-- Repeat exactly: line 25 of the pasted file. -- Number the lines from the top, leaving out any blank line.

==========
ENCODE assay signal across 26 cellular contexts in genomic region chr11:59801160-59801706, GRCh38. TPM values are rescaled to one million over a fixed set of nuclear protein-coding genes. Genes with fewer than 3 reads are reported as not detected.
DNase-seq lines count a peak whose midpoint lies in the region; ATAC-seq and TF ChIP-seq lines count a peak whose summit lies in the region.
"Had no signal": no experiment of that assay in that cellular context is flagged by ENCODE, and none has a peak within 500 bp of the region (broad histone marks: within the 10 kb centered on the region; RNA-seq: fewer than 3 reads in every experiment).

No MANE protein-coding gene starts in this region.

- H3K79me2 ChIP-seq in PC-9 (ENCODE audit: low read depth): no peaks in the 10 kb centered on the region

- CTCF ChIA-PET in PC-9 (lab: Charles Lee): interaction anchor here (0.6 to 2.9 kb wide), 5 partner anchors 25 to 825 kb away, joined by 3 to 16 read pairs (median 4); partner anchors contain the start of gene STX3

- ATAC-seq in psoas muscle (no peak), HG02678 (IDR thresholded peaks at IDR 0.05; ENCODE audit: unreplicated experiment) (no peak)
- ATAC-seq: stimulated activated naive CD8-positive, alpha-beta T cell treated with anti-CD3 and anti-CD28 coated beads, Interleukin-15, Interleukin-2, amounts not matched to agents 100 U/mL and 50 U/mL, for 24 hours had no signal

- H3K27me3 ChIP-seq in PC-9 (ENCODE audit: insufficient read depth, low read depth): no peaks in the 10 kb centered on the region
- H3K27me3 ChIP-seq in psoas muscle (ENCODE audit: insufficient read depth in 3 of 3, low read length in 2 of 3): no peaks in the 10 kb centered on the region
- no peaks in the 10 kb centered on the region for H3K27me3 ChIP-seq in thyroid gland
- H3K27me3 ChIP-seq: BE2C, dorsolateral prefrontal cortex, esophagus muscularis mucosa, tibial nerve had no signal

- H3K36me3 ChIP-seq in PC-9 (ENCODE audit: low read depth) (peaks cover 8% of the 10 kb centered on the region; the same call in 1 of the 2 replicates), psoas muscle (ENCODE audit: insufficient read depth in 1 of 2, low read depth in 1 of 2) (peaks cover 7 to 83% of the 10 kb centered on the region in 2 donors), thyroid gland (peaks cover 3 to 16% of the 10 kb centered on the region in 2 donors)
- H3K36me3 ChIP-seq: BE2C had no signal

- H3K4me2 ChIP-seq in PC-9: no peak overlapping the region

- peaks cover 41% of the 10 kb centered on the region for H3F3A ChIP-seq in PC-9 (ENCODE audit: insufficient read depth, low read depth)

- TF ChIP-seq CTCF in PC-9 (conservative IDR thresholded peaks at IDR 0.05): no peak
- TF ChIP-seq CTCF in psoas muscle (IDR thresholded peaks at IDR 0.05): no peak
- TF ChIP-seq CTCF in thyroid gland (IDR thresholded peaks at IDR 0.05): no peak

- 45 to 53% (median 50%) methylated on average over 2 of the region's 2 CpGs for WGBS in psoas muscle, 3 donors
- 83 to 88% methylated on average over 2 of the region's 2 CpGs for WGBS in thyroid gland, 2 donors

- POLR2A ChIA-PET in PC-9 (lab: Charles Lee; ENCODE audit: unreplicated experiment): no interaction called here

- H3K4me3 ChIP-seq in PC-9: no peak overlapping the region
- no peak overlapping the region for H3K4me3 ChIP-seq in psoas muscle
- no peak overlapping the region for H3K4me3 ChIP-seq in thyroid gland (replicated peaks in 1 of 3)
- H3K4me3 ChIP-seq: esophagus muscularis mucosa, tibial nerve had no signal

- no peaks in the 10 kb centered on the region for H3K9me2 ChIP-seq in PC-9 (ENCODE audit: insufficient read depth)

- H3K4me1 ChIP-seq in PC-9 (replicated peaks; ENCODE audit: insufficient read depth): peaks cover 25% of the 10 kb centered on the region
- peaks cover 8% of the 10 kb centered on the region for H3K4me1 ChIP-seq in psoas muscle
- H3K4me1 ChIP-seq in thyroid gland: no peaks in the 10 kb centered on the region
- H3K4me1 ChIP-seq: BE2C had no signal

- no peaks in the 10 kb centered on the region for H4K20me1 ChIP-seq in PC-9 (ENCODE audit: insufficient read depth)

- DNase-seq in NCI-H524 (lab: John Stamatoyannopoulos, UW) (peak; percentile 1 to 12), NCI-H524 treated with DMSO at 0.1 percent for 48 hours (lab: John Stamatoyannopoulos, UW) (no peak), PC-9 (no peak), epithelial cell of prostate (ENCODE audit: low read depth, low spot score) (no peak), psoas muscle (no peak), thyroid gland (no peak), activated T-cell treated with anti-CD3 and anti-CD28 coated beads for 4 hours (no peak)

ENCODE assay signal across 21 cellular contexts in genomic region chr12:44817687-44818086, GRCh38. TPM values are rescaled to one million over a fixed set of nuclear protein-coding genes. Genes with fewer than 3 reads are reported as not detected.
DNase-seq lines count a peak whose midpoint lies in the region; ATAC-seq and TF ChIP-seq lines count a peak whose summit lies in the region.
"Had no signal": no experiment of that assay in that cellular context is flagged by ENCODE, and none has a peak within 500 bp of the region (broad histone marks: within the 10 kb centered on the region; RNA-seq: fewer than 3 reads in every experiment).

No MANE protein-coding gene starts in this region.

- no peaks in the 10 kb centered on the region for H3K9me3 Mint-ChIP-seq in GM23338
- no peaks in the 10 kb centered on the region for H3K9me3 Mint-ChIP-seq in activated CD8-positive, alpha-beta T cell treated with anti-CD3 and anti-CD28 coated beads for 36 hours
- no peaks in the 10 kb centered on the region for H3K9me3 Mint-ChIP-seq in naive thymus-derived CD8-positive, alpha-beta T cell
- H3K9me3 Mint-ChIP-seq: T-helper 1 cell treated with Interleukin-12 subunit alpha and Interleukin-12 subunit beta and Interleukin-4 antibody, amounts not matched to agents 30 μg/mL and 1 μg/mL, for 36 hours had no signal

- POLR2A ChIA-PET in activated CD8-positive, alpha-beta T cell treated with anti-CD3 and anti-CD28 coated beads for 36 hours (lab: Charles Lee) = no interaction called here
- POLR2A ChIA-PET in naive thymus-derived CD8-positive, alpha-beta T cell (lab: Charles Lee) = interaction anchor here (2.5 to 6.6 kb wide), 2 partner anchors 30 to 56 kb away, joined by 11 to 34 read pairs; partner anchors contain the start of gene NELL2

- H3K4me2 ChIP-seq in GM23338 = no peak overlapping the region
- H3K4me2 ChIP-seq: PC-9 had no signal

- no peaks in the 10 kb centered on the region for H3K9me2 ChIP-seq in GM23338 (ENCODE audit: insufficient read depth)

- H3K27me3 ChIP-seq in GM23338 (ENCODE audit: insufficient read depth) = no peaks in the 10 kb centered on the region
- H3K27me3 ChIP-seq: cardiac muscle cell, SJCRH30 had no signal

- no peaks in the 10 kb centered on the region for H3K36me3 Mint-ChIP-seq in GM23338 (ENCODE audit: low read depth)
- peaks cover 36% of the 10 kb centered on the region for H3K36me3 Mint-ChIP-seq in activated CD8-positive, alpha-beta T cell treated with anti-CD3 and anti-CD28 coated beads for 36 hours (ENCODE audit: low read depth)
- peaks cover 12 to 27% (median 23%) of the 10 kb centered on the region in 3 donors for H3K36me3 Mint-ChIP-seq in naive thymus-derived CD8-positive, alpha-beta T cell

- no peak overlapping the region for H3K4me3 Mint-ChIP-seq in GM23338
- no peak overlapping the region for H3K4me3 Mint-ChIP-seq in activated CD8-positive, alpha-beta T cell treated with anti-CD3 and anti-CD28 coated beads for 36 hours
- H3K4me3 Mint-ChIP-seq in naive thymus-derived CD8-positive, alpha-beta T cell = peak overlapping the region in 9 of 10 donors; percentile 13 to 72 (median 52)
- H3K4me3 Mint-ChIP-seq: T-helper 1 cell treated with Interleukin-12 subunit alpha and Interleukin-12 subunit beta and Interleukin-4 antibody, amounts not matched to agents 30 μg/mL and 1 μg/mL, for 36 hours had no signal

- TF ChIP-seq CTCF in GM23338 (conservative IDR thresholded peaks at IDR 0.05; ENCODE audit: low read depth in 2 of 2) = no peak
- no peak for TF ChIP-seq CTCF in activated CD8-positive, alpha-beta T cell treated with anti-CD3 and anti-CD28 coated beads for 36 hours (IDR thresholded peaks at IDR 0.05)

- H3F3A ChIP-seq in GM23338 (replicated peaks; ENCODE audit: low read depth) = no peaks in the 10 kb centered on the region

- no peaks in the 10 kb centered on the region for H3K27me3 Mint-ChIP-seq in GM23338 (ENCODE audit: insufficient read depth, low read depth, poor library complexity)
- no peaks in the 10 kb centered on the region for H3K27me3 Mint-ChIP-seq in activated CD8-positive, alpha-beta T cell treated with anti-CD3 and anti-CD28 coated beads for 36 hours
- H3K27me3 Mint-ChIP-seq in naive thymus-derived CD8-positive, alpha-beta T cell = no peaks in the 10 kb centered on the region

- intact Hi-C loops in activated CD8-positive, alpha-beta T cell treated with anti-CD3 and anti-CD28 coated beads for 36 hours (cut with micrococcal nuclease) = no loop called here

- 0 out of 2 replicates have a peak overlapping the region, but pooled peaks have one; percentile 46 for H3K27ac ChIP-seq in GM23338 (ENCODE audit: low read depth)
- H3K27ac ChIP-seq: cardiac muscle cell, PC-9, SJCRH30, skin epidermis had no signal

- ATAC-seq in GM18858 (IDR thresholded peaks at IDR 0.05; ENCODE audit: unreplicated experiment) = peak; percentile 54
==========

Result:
- no peak overlapping the region for H3K4me3 ChIP-seq in thyroid gland (replicated peaks in 1 of 3)